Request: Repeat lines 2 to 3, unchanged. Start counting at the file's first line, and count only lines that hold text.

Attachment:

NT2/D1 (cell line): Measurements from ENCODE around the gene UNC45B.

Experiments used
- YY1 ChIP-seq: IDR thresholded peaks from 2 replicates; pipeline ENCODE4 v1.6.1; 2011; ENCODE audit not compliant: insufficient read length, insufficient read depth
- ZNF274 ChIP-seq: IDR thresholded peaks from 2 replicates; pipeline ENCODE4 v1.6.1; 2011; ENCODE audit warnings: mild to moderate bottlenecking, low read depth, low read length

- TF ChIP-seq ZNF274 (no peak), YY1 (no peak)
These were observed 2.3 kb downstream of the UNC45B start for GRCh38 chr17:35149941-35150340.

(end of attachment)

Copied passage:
Experiments used
- YY1 ChIP-seq: IDR thresholded peaks from 2 replicates; pipeline ENCODE4 v1.6.1; 2011; ENCODE audit not compliant: insufficient read length, insufficient read depth